2. Adversarial Assessment. This phase assesses the ability of a unit equipped with a system to support its mission while withstanding cyber threat activity representative of an actual adversary. In addition to assessing the effect on mission execution, the test must evaluate the ability to protect the system and data, detect threat activity, react to threat activity, and restore mission capability degraded or lost due to threat activity. This test phase should be conducted by an operational test agency employing a National Security Agency-certified adversarial team to act as a cyber aggressor presenting multiple cyber intrusion vectors consistent with the expected threat. The assessment should characterize the system’s vulnerability as a function of an adversary’s cyber experience level, relevant threat vectors, and other pertinent factors.
(14) Ensure that cybersecurity and system security requirements are incorporated in contracts.

c. Manage Cybersecurity Impacts to Information Types and System Interfaces to the DoDIN. Information types include specific categories of information resident in or transiting fielded systems (e.g., privacy, medical, proprietary, financial, investigative, contractor-sensitive, security management), defined by an organization or, in some instances, by a public law, E.O., directive, policy, or regulation. Program Managers will:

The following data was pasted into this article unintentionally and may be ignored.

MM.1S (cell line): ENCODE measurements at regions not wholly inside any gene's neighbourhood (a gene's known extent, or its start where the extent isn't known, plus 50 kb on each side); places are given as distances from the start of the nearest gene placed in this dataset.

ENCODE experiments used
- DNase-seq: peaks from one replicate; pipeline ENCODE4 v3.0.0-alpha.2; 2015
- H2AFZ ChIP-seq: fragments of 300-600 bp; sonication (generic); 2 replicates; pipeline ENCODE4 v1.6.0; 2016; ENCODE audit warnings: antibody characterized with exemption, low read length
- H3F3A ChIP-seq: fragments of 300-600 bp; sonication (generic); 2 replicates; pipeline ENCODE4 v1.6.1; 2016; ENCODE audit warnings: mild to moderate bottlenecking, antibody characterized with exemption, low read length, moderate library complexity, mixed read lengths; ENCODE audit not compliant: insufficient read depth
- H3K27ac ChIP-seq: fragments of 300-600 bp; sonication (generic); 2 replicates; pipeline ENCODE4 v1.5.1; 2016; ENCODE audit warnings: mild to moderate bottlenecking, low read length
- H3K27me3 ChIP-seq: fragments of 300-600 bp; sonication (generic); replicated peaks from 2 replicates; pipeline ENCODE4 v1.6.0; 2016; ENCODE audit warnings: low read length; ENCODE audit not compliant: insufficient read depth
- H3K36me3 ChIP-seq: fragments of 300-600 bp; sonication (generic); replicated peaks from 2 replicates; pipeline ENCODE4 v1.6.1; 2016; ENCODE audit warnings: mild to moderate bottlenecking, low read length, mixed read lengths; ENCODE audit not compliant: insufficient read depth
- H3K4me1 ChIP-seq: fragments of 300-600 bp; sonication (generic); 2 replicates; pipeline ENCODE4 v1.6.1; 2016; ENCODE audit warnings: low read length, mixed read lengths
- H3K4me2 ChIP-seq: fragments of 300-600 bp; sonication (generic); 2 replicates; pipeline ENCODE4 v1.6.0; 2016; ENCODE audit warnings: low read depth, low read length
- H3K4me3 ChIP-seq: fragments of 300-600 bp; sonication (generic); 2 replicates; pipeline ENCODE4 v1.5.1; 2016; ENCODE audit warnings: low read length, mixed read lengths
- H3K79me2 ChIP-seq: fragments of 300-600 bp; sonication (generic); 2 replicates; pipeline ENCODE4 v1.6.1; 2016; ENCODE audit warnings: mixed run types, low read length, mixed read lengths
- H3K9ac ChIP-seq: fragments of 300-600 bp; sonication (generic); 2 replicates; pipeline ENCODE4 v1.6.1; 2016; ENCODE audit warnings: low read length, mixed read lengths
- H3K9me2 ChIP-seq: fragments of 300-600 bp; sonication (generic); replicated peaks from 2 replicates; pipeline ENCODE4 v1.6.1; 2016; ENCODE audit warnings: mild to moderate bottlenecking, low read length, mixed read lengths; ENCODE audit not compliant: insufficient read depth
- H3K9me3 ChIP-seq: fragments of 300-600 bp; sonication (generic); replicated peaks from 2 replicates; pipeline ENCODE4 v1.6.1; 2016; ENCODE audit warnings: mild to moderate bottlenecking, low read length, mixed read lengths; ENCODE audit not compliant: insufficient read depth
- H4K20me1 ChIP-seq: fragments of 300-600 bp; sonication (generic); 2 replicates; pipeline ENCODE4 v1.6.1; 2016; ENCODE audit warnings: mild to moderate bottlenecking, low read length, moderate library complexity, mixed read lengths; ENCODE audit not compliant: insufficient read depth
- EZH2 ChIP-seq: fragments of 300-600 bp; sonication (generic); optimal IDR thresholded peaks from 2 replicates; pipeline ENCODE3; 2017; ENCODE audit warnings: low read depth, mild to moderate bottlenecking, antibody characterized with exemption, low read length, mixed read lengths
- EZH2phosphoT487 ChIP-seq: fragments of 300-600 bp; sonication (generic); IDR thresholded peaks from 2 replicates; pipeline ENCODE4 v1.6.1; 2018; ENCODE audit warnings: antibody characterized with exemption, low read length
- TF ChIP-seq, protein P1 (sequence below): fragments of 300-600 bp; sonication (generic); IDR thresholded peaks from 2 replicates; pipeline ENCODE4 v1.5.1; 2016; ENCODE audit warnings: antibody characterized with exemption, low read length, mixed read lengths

(1) Use applicable DoD and Component issuances, and specific program situations to tailor cybersecurity activities and guide collaboration throughout the system life cycle between the Program Manager team and the entities responsible for ensuring an acceptable cybersecurity posture during operations.
(2) Incorporate Federal Information Processing Standards, or National Security Agency/Central Security Service (NSA/CSS)-certified cryptographic products and technologies into systems in order to protect information types at rest and in transit. Programs with certain cryptographic requirements, as determined by the information type or other protection considerations, must coordinate development efforts with NSA/CSS Information Assurance Directorate.

d. Protect the System Against Cyber Attacks From Enabling and Supporting Systems. Program Managers will: